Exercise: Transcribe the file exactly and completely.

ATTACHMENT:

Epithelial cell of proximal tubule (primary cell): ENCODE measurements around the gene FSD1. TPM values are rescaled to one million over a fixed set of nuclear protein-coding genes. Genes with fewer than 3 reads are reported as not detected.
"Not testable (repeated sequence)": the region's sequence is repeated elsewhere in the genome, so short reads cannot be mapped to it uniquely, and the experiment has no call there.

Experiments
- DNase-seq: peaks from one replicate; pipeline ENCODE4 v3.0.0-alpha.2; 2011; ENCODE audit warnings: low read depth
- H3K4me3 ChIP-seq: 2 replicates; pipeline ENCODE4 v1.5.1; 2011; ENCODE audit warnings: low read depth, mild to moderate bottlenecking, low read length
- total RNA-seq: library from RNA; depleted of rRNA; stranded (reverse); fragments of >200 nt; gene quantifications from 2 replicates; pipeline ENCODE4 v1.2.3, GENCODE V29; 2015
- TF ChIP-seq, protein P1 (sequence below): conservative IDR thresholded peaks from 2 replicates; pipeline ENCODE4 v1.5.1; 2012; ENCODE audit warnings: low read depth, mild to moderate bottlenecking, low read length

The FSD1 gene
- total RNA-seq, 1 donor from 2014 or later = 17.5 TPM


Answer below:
Epithelial cell of proximal tubule (primary cell): ENCODE measurements around the gene FSD1. TPM values are rescaled to one million over a fixed set of nuclear protein-coding genes. Genes with fewer than 3 reads are reported as not detected.
"Not testable (repeated sequence)": the region's sequence is repeated elsewhere in the genome, so short reads cannot be mapped to it uniquely, and the experiment has no call there.

Experiments
- DNase-seq: peaks from one replicate; pipeline ENCODE4 v3.0.0-alpha.2; 2011; ENCODE audit warnings: low read depth
- H3K4me3 ChIP-seq: 2 replicates; pipeline ENCODE4 v1.5.1; 2011; ENCODE audit warnings: low read depth, mild to moderate bottlenecking, low read length
- total RNA-seq: library from RNA; depleted of rRNA; stranded (reverse); fragments of >200 nt; gene quantifications from 2 replicates; pipeline ENCODE4 v1.2.3, GENCODE V29; 2015
- TF ChIP-seq, protein P1 (sequence below): conservative IDR thresholded peaks from 2 replicates; pipeline ENCODE4 v1.5.1; 2012; ENCODE audit warnings: low read depth, mild to moderate bottlenecking, low read length

The FSD1 gene
- total RNA-seq, 1 donor from 2014 or later = 17.5 TPM